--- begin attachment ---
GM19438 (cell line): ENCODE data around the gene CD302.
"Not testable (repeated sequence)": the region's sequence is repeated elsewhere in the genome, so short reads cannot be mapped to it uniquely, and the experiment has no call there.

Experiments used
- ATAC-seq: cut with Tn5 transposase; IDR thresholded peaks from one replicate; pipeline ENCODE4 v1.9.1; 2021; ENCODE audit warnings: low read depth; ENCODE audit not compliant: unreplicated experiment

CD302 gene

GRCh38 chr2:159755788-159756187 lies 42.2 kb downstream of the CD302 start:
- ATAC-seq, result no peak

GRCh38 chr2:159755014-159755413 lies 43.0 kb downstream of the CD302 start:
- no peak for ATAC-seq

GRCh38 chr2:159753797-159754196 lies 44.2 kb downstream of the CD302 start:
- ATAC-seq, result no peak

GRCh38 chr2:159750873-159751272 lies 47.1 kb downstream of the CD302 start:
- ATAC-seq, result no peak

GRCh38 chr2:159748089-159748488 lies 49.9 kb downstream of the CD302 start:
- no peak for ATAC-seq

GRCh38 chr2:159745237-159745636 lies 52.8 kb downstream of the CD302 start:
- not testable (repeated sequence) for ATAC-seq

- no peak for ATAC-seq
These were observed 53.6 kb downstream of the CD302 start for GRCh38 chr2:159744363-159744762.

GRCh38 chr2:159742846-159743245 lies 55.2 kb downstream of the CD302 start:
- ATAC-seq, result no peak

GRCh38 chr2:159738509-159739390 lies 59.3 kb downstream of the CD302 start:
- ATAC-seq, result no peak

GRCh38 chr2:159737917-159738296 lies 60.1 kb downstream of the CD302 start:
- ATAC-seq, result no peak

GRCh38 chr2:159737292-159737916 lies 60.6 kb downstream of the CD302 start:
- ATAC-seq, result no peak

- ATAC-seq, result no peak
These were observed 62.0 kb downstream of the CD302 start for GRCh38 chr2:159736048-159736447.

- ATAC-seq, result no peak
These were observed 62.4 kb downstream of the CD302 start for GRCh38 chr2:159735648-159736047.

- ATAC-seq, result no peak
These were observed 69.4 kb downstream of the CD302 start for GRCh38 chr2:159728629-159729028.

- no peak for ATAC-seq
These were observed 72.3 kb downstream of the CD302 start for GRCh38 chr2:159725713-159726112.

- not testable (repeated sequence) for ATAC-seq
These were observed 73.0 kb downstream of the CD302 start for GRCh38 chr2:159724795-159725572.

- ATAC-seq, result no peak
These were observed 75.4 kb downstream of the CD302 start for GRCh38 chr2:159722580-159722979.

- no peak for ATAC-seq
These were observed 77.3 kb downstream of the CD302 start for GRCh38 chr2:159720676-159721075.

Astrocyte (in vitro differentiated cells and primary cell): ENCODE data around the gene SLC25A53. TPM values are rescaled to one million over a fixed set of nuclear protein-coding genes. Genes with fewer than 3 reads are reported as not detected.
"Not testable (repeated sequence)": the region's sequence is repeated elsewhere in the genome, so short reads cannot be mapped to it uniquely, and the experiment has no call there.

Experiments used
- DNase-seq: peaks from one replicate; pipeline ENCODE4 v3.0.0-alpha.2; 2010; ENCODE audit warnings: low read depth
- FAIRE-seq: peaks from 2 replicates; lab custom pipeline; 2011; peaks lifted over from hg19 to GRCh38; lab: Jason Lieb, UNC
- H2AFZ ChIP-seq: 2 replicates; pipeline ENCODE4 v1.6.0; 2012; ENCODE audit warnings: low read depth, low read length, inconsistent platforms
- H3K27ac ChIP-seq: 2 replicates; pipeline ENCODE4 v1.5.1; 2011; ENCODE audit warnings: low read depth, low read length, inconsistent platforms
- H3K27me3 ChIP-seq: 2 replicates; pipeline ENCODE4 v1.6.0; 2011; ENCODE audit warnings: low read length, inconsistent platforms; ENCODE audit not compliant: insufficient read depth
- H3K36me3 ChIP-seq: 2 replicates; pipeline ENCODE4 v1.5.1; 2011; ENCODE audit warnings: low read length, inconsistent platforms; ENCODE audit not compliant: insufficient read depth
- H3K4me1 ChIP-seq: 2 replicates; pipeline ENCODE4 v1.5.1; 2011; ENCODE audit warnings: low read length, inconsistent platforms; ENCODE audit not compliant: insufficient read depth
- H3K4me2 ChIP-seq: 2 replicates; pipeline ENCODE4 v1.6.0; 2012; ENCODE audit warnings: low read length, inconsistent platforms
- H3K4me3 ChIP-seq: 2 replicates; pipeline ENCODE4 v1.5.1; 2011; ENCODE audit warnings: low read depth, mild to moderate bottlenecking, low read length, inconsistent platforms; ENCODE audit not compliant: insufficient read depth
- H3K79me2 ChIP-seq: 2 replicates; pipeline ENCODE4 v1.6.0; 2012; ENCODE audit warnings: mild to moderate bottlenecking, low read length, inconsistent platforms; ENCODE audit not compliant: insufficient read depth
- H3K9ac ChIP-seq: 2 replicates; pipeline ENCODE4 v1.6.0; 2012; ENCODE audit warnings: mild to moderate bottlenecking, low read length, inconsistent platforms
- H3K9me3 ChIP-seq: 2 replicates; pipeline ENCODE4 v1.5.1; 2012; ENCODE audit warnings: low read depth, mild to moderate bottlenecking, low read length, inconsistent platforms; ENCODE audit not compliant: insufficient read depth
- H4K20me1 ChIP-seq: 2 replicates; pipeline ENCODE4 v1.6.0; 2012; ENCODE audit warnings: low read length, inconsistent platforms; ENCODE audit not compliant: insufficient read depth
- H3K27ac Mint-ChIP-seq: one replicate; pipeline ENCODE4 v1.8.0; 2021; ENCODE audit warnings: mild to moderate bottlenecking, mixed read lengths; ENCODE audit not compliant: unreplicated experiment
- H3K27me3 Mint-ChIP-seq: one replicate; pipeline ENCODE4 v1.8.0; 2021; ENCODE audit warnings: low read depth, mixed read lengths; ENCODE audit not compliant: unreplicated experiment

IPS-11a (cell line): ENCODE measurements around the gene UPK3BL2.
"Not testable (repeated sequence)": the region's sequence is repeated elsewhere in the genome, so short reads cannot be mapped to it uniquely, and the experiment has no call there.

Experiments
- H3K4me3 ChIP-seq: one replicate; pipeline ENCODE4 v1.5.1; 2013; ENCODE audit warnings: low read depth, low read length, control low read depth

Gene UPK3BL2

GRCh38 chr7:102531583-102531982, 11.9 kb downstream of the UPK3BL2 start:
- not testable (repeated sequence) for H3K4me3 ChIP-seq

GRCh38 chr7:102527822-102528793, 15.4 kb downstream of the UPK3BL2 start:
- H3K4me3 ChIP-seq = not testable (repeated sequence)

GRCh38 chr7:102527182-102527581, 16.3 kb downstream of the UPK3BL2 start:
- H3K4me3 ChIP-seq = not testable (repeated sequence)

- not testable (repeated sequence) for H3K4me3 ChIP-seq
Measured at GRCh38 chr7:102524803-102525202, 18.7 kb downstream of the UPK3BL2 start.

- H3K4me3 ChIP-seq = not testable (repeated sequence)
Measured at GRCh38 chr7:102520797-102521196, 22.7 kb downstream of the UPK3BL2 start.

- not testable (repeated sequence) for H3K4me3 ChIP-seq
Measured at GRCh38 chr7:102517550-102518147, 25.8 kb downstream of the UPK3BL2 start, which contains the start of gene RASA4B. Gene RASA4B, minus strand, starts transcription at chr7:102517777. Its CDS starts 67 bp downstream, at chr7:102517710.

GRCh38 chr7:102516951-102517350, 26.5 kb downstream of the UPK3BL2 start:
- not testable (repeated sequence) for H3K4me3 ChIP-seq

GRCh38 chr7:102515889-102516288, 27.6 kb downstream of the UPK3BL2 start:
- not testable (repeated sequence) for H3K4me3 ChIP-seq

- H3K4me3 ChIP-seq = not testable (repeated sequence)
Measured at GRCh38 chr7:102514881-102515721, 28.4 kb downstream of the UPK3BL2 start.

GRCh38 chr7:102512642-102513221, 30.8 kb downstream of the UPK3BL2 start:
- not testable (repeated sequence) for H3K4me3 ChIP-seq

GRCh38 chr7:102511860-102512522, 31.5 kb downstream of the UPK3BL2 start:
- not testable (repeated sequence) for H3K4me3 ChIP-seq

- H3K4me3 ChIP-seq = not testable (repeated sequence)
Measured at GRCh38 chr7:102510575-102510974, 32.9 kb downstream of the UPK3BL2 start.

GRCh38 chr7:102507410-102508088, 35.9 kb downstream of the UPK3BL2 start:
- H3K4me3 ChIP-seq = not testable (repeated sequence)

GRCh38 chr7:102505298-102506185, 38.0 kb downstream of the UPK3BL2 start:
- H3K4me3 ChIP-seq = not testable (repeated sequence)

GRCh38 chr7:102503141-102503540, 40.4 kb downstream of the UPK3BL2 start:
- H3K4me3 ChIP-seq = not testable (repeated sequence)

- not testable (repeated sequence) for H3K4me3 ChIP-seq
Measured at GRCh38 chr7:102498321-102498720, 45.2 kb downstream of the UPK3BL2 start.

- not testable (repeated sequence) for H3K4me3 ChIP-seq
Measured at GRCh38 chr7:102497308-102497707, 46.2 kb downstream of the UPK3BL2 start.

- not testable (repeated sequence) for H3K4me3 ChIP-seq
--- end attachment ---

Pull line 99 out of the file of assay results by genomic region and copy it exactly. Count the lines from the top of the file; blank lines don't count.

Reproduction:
- not testable (repeated sequence) for H3K4me3 ChIP-seq